Wine could help solve writer’s block, says study

A glass of wine or a pint of beer can help your creative juices flowing, suggests research from Austria.


For years, writers have claimed that there is a positive link between drinking and creativity.

Now, researchers from the University of Graz might have found a scientific proof to back the anecdotal theory that wine can solve writer’s block.

A study published in Consciousness & Cognition by Dr Mathias Benedek examined the effects of ‘mild alcohol intoxication’ on creative cognition.

The experiment saw 89 participants solve creativity-measuring tasks after beer consumption. Some of them were given alcoholic beer, while others drank alcohol-free one, which they could not distinguish.


Andrzej Binkiewicz August 15, 2017

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How your brain makes higher priced wine taste better – study

New research has shed light on how the brain is wired to rate a higher priced wine as better than one with a cheaper price tag, even if the samples come from the same bottle.

Scientists claim to have found new evidence of how parts of our brain attempt to ‘trick’ us into thinking a higher price tag means better wine.

Researchers at the University of Bonn and and INSEAD Business School gave the same €12 wine repeatedly to unwitting participants, showing them the price tag as three euros, six euros and then €18.

They monitored participants’ brain activity using a nuclear spin tomograph.

Fifteen men and fifteen women aged around 30 years took part, and some were given a budget of 45 euros to spend.

Participants were given one millilitre of wine at a time through tubes going directly into their mouths; something unlikely to be seen at a wine tasting event.


Chris Mercer August 15, 2017

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Tasted: New Prosecco from Cava producer Freixenet

Spain’s Freixenet has broken ranks to launch a ‘premium’ Prosecco, setting out its aim to become the number one sparkling wine brand in the world. See our tasting note below.

News that Freixenet, one of the powerhouses of Spanish Cava, is branching out to Prosecco will likely raise a few eyebrows in Penedès.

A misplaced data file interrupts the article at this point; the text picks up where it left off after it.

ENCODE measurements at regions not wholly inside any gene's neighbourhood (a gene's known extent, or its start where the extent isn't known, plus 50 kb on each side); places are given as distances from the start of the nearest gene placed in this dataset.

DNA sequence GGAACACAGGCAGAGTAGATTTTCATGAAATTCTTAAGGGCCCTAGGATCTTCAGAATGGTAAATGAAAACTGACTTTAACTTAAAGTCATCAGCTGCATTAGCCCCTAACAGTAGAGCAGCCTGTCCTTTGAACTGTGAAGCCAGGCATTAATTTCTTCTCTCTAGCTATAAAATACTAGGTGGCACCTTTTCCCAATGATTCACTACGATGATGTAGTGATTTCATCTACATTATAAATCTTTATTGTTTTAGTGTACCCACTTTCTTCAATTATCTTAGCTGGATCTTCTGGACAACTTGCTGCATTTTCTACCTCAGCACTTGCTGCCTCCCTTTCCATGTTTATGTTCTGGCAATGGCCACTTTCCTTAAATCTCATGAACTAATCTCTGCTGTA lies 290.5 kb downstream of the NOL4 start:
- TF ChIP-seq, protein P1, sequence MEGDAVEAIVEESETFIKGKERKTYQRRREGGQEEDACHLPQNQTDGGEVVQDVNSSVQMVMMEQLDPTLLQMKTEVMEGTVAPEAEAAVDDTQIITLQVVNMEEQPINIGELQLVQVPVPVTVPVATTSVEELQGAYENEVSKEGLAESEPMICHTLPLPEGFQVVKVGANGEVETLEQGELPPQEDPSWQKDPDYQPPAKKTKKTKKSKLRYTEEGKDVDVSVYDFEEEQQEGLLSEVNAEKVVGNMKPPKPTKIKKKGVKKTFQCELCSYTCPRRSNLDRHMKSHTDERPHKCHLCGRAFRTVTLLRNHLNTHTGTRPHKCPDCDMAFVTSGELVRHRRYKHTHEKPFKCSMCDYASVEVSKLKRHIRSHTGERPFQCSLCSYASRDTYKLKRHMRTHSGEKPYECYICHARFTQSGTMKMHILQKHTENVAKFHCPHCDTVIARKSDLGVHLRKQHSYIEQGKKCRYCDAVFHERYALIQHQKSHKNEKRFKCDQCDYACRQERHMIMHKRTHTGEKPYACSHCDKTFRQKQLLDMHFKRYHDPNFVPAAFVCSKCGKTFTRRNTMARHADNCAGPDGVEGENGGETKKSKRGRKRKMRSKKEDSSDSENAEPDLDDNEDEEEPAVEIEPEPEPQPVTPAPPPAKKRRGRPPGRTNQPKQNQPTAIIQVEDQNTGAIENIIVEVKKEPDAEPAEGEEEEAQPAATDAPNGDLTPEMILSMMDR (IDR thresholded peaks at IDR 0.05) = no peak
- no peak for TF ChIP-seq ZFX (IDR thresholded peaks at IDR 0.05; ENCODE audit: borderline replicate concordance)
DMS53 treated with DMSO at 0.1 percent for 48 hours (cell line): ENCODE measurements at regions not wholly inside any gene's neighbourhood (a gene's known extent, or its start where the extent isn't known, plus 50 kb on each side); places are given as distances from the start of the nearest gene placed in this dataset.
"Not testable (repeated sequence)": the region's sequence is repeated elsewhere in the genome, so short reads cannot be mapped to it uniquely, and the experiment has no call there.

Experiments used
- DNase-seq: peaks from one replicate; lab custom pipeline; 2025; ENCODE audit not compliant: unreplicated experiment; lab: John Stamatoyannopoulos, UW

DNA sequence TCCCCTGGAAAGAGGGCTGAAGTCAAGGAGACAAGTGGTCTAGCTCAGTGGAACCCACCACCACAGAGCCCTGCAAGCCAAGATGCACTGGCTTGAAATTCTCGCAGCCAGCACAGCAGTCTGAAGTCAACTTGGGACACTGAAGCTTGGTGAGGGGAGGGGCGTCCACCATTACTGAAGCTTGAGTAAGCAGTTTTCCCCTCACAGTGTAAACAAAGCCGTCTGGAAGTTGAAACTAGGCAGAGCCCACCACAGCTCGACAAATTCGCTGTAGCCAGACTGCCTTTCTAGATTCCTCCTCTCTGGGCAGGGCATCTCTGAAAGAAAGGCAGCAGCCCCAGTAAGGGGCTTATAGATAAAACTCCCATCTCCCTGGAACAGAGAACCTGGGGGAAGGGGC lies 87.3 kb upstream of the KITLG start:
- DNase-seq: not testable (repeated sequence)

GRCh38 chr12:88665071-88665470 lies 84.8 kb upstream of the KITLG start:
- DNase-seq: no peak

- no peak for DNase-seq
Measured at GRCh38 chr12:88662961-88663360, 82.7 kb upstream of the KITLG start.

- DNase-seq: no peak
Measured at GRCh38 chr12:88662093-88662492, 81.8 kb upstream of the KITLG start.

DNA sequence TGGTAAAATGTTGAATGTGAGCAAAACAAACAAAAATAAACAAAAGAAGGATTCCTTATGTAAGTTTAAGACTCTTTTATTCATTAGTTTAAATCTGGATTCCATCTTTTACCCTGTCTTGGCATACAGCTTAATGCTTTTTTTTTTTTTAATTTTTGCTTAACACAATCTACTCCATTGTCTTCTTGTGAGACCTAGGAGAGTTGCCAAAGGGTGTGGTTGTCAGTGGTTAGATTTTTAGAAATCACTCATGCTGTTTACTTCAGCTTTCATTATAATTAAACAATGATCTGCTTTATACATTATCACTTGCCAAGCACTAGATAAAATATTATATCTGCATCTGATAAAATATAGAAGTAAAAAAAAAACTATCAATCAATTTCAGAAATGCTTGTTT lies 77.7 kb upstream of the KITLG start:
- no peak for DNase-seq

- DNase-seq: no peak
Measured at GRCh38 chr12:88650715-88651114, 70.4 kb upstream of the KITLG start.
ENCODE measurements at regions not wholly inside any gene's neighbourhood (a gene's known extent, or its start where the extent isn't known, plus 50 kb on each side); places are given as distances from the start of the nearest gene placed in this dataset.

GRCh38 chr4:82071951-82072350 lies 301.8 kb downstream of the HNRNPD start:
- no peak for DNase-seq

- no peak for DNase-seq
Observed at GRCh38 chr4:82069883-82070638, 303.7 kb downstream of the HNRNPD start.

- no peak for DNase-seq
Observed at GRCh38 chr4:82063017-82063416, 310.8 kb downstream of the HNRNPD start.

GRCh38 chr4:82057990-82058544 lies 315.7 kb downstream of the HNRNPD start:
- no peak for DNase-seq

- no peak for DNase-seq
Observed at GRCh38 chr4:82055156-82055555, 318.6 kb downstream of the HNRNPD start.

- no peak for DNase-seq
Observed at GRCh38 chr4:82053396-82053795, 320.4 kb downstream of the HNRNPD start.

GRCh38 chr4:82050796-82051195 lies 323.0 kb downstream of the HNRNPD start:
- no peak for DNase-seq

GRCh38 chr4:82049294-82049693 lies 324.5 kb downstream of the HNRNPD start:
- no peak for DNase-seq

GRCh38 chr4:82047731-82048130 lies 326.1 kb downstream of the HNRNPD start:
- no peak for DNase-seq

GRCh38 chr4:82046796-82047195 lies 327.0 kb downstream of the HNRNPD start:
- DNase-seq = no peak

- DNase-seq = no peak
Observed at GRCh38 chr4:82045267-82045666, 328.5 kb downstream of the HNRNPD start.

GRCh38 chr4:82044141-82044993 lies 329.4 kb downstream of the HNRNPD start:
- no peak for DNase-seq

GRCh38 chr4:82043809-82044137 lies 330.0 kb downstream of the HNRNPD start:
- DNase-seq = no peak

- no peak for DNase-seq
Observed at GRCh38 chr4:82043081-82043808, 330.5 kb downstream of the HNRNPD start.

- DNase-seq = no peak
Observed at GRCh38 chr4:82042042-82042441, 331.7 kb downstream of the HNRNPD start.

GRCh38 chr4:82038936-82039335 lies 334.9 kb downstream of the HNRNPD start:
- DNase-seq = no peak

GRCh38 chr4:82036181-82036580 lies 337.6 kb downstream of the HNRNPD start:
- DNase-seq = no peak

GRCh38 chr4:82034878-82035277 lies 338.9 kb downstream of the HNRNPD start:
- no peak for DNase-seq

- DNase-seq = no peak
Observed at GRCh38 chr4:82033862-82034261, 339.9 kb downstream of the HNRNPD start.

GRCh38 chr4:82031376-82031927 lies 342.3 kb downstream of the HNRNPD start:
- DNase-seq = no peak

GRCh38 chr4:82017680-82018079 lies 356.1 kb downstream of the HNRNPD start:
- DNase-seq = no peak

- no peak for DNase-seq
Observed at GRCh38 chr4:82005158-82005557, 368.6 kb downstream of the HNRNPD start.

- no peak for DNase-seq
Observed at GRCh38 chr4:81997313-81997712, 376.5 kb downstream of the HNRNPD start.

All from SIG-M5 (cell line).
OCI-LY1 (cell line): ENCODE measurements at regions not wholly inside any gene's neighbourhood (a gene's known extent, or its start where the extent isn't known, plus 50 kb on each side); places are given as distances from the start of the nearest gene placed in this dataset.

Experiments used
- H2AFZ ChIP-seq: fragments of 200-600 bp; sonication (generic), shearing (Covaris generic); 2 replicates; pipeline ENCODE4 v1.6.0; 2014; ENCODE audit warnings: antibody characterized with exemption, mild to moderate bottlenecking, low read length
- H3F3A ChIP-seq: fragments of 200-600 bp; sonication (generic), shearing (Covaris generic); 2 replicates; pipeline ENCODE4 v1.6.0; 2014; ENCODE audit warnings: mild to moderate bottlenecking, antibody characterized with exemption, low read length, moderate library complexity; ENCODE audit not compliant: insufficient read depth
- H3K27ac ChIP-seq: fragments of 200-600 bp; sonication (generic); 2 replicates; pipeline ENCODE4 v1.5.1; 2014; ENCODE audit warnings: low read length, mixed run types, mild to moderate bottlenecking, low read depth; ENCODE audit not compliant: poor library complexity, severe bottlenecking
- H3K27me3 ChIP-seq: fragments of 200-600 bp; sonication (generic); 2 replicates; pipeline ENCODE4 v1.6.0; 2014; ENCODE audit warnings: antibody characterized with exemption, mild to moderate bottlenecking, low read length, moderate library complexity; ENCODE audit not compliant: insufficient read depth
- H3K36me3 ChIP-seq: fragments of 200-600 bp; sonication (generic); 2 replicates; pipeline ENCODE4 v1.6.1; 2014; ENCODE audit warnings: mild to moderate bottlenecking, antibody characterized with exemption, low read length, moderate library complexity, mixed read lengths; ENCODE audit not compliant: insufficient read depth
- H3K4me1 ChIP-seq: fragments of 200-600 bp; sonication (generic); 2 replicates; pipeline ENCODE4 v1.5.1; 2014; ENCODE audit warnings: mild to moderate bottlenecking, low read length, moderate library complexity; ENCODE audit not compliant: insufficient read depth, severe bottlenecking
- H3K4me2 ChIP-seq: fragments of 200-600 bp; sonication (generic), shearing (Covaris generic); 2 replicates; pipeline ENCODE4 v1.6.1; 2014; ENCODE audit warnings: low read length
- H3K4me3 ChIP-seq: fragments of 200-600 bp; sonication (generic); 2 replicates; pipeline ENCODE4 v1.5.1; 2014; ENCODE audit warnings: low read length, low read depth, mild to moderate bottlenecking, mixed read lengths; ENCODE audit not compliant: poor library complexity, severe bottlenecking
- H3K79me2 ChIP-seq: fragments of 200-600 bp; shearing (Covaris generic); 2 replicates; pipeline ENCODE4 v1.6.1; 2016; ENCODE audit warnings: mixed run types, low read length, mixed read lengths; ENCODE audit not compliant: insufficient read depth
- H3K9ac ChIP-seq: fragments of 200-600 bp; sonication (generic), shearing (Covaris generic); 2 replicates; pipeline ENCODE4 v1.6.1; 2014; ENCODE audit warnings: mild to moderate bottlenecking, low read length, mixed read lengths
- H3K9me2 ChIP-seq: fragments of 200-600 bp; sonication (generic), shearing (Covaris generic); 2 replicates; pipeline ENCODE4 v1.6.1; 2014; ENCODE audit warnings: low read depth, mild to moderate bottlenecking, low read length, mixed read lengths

‘We want to be the consumer’s first choice for sparkling wine, and in the UK that means….


Amy Wislocki June 9, 2017

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Young Britons don’t know what a sommelier is – survey

Sixty six percent of those surveyed did not know what a sommelier does, although this was more of a problem with the younger respondents.

Whilst two thirds of over 55s correctly identified a sommelier’s role, only 30% of 18- 24 year olds could.

Restaurant bookings site OpenTable surveyed 2,000 UK residents in March 2017. Its results underline the idea that many people enter restaurants with a degree of trepidation over the wine list.

Its survey also…


Ellie Douglas June 7, 2017

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The Three Essential Words for Greatness

We all say that one or another wine is “great.” But what are the criteria?

It’s arguably the most commonly used phrase in wine appreciation: “It’s a great wine.” Indeed, the concept of “great” underlies all sorts of wine discussions. The aspiration of many wine producers (and wine drinkers) is to reach the summit of “great.”

But what’s involved? Even the most easygoing wine lovers know that merely liking a wine doesn’t vault it into the category of great. Surely, every wine lover has his or her criteria, whether articulated or just I-know-it-when-I-see-it.

Commenting on….

Matt Kramer Posted: May 16, 2017

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In praise of Prosecco

Pierazzo da Feltre, honorably mentioned among the finalists in our wine writing competition, reports on the polarisation that is taking place in Proseccoland, the subject of one of his competition entries. We thought it a suitable antidote to Jancis’s more jaundiced comments on Prosecco on Saturday in Champagne – losing its fizz?

Part 1 – Prosecco then and now

This piece is different. I usually try to be non-technical, because I love amateurs, not technicians. An amateur is someone who ‘passionately loves’ a thing, a technician is a ‘very skilled worker’. I hate working, I love passion: welcome to Italy. This time I have to make an exception because I have to convey, as a direct witness, the way Prosecco is changing, so I will be compelled to use some technical words and concepts which I wouldn’t use while relaxing outside the Bar Centrale with friends.

I live in the Asolo DOCG Prosecco Superiore zone. Our territory is, along with the most famous Conegliano Valdobbiadene DOCG Prosecco Superiore appellation, the premier cru territory inside the greater DOC Prosecco, which covers….

Guest contributor

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Health Topics: Does Your Go-To Hangover Cure Actually Work?

Just like your brain after a night of excessive drinking, the science behind hangovers is a little fuzzy

Sometimes there isn’t enough coffee in the world.

Many of us like to believe we’re well past our days of waking up feeling a bit wooly, but the fact is, hangovers can happen to the best of us—and to add injury to insult, they get worse with age. So if you had too much bubbly at a party, or one glass more of Merlot proved to be one glass too many, what do you do to combat the headache, nausea, fatigue and shakiness that might afflict you the following day?